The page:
Friday, April 4, 2014

Archbishop of Canterbury Links Attacks on African Christians to Pro-LGBT Churches

The Most Rev. Justin Welby
Archbishop of Canterbury

PHOTO CREDIT:  Catholic Church
in England & Wales (
Used under Creative Commons License

The Archbishop of Canterbury, the Most Rev. Justin Welby,  today claimed on LBC radio in England that he had stood by the grave of more than three hundred Christians in Africa who had been killed as a result of "something that had happened in America." One is likely to conclude, as the interview continues, that "something" referred to the growing acceptance of LGBT people and our relationships by American churches, with the Episcopal Church the largest among them.

This is a very serious claim. Clearly Christians are being killed in religious and ethnic violence in many parts of the world, but this is for many complex reasons. To claim that these people died specifically because of same-gender marriage in America requires significant documentation. Who said that this was the motive? Was it the murderers? Or was this an interpretation offered by the relatives of those who died?

During the Middle Ages, half the population of Europe was wiped out by the Black Death. Jews were accused of poisoning the wells. A moral panic took hold amongst the remaining Christian population and Jews were massacred.

The Rev. Dr. Caroline Hall preaches at
Memorial Church of the Good Shepherd
in Philadelphia in 2013.

PHOTO CREDIT: Christian Paolino
Used with permission
Is it possible that the Archbishop is being caught up in a moral panic? Accusations that Muslim believers will kill Christians who are associated with a "gay church" have been with us for many years, but we have yet to see clear evidence that this is so. To blame deaths in South Sudan, or Nigeria or the Congo solely on our weddings is to ignore the many other reasons that hatred and civil war exists in those places.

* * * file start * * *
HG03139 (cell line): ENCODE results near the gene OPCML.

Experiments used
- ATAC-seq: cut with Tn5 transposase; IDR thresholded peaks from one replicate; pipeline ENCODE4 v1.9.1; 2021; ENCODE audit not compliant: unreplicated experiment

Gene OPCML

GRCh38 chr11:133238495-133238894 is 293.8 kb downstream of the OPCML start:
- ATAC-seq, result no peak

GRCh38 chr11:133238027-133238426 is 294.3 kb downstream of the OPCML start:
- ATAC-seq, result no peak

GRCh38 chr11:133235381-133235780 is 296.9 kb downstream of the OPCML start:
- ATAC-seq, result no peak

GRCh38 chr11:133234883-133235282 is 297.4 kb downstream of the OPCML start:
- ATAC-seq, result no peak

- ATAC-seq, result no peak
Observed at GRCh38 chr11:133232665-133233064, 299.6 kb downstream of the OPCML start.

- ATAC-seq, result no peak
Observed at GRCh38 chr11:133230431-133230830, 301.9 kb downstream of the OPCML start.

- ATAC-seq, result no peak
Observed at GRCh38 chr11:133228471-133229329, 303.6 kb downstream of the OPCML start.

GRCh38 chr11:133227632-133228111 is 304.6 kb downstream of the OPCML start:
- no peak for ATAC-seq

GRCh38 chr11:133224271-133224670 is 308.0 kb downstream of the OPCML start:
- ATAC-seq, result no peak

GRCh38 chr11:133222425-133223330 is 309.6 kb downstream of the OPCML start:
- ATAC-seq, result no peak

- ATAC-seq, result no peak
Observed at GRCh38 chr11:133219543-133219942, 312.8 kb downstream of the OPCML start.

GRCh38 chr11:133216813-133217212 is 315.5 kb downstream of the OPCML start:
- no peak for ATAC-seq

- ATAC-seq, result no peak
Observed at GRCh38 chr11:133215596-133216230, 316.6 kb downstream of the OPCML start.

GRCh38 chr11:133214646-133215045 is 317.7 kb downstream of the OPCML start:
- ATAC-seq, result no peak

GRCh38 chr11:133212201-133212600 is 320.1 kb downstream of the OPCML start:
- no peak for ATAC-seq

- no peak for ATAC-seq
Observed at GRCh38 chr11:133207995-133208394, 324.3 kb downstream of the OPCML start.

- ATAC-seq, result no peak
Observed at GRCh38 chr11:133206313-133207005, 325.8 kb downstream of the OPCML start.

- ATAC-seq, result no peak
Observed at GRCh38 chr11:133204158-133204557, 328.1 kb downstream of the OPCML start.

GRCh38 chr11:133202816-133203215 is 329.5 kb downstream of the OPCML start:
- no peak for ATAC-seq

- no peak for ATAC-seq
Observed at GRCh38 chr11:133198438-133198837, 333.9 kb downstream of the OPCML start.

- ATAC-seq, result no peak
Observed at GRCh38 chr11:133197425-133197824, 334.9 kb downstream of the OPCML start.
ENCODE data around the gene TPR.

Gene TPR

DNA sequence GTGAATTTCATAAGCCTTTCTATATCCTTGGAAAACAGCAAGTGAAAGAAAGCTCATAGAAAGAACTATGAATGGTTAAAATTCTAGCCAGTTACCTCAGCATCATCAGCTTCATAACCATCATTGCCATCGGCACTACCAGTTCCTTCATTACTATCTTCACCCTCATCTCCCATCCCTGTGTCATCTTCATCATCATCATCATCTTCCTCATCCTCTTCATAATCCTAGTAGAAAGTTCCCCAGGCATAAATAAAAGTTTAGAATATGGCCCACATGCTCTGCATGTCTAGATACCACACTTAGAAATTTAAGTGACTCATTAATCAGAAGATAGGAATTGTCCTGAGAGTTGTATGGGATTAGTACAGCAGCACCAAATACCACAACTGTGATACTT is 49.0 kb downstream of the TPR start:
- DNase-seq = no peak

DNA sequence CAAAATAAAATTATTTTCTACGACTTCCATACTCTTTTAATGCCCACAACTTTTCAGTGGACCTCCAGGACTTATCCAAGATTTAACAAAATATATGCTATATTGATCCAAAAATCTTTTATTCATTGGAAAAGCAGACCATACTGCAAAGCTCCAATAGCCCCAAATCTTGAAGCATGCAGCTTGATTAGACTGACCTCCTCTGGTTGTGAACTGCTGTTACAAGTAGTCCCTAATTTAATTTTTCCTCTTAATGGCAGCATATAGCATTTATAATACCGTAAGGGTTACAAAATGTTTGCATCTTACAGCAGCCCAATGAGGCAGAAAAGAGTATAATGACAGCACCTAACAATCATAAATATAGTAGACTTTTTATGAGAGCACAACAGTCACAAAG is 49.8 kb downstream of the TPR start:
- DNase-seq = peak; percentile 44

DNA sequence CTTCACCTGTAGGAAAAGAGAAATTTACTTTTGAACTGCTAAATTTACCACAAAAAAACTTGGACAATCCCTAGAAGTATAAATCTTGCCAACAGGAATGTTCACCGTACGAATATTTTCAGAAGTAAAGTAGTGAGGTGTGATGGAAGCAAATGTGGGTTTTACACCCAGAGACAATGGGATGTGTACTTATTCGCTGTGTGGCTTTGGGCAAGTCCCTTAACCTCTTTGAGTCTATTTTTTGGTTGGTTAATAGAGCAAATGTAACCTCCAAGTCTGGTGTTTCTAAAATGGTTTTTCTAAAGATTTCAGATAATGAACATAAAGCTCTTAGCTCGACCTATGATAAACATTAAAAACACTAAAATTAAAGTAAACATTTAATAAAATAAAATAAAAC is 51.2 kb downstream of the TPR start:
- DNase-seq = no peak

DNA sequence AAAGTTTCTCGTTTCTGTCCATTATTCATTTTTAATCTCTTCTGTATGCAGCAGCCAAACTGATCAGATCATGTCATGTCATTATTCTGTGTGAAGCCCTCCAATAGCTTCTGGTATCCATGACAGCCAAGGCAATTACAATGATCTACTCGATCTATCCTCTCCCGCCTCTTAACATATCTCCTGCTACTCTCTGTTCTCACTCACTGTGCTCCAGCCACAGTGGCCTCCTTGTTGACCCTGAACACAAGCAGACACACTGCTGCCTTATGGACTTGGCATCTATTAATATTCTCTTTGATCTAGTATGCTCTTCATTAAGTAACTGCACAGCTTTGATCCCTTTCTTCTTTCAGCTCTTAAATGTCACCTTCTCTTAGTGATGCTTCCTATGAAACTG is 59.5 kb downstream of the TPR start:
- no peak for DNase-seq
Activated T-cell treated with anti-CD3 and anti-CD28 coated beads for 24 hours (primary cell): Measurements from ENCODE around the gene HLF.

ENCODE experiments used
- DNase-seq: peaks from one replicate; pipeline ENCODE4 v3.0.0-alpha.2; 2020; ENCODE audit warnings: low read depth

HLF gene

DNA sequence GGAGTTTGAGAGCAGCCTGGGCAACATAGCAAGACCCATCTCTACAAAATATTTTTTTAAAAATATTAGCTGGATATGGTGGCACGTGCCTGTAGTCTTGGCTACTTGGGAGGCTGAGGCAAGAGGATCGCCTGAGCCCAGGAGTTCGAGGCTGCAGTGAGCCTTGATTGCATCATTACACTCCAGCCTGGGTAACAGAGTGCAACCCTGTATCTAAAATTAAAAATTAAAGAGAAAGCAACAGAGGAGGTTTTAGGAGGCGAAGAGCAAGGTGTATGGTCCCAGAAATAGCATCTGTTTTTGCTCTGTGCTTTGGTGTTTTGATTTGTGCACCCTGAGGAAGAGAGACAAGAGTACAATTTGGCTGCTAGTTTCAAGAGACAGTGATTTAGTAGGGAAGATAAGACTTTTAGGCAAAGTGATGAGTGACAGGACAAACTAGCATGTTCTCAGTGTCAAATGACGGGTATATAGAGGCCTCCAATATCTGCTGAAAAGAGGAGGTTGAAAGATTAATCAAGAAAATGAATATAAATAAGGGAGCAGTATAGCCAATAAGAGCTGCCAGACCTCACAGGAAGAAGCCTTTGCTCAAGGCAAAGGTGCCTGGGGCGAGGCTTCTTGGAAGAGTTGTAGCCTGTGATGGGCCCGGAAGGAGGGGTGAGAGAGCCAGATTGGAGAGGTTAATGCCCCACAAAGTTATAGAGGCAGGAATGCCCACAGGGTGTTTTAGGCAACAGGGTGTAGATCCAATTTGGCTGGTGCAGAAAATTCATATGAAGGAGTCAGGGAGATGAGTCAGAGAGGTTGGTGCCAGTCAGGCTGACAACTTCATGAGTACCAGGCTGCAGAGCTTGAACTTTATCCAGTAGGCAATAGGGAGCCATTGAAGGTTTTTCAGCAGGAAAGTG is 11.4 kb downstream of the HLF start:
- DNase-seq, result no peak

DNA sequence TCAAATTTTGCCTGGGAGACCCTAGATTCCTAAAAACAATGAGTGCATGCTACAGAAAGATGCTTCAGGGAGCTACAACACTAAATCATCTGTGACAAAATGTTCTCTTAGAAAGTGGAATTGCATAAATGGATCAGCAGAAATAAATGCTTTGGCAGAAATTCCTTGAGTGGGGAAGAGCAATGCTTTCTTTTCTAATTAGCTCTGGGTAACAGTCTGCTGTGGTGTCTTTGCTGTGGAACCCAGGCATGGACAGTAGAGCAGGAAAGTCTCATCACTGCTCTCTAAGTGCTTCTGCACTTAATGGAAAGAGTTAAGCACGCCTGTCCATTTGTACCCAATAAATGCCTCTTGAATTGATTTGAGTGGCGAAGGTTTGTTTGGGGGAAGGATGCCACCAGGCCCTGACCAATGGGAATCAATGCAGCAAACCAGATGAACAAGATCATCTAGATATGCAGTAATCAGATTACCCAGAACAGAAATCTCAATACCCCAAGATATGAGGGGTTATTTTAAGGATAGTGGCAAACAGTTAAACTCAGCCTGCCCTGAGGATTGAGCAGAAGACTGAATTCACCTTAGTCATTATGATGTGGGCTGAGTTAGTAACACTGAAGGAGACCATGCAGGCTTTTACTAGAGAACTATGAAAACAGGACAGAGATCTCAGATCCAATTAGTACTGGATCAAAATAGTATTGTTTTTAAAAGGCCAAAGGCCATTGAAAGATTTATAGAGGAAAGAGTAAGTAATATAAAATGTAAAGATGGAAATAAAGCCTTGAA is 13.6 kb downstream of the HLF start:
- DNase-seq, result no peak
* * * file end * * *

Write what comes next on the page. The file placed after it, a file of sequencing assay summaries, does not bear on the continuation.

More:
By promulgating the view that it’s all "the gays" fault, the Archbishop is actually feeding the wave of homophobia that is sweeping other African nations which have strong Anglican presences – Uganda, Nigeria and Kenya.

Welby said that he was told when he was visiting South Sudan, "Please don’t change what you’re doing [not marrying gay or lesbian couples] because if you did, we couldn’t accept your help and we need your help desperately." Yet, the Church of South Sudan IS accepting help from the Episcopal Church, despite our very public progress on LGBT inclusion, including the blessing of same-gender relationships.

If the Archbishop is as keen on listening to the experience of gay and lesbian people in his own country and throughout the Anglican Communion as he says, then he needs to reconsider the effect of such remarks, both on those who leave the church and turn their backs on God because they are not fully welcome, and on those in Africa and other countries who have no doubt that their sexual orientation or gender identity is the reason they are meeting with violence and death, while the church looks on.

The Rev. Dr. Caroline Hall, President of Integrity, is a native of Great Britain. She serves as Rector of St. Benedict's: Los Osos in the Diocese of El Camino Real and is the author of A Thorn in the Flesh: How Gay Sexuality is Changing the Episcopal Church.

1 comment:

Muthah+ said...

Caro+, Thank you for this post. It is an important one for those of us in the south. All too often the fundagelicals will accuse us of all kinds of things. This kind of speech from the ABC really hurts us. Can we team up with churches of the Communion that can speak to the ABC regarding his rhetoric?